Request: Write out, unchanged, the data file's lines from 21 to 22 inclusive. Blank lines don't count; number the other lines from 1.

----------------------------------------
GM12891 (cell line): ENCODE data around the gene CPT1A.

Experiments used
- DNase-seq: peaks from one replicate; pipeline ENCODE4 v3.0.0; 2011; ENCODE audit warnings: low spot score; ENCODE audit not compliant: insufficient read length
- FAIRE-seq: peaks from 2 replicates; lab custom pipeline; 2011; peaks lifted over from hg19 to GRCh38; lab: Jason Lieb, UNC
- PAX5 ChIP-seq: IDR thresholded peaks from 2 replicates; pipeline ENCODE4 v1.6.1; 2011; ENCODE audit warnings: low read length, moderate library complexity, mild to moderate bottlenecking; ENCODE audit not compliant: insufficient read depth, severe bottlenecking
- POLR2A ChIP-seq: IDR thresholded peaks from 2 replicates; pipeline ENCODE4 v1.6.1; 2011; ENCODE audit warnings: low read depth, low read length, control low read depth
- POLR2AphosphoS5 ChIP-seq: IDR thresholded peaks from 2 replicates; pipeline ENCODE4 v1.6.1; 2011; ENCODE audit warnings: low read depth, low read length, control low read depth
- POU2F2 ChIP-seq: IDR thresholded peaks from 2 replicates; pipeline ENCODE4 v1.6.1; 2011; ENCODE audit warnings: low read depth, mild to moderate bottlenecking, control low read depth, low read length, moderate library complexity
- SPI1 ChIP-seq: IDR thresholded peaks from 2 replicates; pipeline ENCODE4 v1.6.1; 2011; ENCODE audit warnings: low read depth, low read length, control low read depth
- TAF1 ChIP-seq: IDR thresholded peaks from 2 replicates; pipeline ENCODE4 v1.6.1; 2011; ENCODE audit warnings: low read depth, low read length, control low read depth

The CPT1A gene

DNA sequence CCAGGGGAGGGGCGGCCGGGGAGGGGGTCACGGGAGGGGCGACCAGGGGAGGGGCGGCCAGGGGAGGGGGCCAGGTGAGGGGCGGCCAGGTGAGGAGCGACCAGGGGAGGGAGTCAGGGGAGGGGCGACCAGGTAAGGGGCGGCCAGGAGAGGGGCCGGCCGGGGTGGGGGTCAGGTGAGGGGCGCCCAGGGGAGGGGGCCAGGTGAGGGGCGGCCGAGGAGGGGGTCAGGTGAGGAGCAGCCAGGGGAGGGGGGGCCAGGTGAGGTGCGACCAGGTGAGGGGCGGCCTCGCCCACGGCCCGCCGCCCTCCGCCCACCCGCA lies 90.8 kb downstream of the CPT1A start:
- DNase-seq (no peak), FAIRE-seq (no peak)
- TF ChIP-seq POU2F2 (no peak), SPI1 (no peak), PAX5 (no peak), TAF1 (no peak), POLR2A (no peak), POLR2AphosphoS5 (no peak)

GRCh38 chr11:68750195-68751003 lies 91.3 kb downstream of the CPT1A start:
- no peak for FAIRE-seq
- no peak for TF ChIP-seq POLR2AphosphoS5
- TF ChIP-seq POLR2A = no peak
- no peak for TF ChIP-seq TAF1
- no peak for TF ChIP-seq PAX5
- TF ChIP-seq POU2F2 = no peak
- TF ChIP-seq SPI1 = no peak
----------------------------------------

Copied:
- TF ChIP-seq POU2F2 = no peak
- TF ChIP-seq SPI1 = no peak